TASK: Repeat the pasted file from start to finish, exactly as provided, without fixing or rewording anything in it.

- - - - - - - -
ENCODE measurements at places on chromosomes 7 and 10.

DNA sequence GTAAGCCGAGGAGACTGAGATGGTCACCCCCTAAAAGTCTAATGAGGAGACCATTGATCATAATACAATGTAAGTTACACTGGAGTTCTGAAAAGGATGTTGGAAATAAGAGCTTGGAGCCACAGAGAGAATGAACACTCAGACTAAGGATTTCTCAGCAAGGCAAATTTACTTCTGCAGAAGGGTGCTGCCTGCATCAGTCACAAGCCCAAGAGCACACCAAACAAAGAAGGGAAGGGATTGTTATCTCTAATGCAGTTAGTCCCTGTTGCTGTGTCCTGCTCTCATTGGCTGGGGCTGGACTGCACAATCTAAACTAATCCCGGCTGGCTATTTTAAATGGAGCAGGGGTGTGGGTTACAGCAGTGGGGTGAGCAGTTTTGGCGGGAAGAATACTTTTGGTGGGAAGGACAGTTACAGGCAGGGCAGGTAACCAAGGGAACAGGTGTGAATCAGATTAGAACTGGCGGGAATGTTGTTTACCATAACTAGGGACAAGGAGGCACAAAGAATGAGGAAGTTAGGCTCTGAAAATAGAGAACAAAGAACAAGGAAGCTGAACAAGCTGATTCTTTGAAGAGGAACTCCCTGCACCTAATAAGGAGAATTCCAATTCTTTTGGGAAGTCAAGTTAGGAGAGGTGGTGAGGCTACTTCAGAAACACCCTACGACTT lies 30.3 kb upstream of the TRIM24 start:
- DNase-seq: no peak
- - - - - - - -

ENCODE measurements at places on chromosomes 7 and 10.

DNA sequence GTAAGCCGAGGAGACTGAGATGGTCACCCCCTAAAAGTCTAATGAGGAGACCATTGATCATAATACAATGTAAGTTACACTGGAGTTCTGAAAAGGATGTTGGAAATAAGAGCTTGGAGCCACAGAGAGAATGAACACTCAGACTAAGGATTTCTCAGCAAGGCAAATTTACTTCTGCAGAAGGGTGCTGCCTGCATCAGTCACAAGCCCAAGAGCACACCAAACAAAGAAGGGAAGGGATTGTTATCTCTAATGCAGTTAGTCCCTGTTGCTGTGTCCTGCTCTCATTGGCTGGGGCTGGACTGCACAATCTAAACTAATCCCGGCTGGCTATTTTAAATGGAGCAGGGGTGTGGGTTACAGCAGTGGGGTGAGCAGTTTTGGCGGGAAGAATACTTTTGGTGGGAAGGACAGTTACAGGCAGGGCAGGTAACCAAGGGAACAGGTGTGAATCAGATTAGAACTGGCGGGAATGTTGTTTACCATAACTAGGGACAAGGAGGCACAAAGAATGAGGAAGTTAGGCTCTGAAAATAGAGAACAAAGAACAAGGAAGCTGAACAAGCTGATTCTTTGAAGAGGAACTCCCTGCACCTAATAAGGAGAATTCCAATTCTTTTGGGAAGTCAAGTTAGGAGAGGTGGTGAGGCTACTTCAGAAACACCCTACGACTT lies 30.3 kb upstream of the TRIM24 start:
- DNase-seq: no peak